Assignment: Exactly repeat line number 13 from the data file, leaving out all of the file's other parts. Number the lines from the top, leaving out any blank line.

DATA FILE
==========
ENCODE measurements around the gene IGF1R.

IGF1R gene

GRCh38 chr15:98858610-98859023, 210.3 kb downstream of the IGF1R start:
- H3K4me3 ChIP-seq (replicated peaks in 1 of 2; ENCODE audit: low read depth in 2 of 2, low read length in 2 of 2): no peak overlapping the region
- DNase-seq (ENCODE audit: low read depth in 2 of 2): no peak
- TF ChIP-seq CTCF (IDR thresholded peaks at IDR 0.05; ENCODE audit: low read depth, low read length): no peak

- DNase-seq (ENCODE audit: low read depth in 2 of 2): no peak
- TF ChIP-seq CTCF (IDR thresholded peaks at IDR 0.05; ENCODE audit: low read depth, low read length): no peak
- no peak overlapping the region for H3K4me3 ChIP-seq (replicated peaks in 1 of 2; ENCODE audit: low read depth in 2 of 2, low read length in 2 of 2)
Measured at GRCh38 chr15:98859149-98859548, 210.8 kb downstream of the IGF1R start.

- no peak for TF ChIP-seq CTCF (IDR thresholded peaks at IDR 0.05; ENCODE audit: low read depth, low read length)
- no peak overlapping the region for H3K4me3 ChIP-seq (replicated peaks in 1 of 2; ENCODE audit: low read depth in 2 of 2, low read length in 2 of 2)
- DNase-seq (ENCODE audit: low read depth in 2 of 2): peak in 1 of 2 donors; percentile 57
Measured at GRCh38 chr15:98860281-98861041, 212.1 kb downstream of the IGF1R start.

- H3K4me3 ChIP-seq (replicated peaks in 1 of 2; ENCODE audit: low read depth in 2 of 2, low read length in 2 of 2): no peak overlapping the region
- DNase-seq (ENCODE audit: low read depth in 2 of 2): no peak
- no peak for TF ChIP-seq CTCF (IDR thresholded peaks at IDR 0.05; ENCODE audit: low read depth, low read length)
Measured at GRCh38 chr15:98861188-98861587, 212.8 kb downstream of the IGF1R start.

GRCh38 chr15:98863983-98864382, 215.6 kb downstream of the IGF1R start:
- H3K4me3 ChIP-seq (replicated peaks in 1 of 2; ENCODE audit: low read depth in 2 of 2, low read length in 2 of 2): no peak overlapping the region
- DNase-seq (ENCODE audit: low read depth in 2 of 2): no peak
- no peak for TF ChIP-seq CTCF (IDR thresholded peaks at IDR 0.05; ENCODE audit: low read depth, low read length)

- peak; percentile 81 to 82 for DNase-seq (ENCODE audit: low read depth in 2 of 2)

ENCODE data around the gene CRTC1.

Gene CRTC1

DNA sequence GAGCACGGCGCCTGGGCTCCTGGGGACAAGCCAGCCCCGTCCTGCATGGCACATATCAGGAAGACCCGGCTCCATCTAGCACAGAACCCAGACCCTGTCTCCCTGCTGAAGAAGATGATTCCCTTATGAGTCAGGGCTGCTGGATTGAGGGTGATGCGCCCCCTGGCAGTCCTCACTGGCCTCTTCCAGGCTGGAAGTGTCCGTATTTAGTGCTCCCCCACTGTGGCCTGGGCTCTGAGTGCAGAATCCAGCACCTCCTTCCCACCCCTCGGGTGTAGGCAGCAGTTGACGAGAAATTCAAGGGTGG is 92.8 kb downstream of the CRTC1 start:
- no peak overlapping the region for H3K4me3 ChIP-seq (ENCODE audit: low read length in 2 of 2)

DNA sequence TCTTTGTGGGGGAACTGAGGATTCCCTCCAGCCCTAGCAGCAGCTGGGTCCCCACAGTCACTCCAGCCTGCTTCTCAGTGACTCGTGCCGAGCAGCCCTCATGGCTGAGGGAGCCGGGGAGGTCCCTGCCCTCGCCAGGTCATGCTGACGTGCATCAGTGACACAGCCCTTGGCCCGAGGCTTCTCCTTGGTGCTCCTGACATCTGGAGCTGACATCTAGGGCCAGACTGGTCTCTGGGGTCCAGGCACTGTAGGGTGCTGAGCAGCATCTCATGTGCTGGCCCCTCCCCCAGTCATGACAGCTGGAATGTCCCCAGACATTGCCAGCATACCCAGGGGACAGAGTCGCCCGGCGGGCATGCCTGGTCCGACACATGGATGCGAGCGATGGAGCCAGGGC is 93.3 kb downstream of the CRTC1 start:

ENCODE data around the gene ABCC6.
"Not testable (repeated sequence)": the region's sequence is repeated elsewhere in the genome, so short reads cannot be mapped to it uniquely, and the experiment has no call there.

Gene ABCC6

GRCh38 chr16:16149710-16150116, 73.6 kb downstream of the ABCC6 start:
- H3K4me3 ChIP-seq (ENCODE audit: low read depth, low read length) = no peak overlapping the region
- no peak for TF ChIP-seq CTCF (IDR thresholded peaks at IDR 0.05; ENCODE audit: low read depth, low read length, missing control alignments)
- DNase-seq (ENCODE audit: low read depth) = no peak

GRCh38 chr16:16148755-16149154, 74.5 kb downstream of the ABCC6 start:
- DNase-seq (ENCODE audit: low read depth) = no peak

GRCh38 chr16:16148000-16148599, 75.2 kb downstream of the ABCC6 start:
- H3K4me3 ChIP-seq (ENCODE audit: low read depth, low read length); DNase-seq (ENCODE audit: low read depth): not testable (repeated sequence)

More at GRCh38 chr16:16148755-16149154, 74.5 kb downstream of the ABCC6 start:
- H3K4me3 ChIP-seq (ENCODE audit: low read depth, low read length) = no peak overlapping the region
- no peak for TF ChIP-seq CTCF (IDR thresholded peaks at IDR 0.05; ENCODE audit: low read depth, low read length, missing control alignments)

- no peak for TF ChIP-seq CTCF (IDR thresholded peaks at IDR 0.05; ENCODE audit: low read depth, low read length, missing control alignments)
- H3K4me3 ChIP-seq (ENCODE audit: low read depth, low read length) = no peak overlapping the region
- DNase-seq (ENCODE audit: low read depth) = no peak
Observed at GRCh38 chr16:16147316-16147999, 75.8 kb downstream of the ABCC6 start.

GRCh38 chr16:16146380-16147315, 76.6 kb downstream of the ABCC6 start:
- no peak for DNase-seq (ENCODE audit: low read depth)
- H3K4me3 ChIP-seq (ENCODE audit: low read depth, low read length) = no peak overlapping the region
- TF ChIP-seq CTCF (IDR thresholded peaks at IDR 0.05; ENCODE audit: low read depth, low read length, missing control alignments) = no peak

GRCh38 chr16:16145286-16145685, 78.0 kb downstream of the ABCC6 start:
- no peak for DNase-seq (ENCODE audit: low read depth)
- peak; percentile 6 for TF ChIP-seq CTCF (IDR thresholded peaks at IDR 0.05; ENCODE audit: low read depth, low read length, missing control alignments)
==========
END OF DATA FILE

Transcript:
- DNase-seq (ENCODE audit: low read depth in 2 of 2): peak in 1 of 2 donors; percentile 57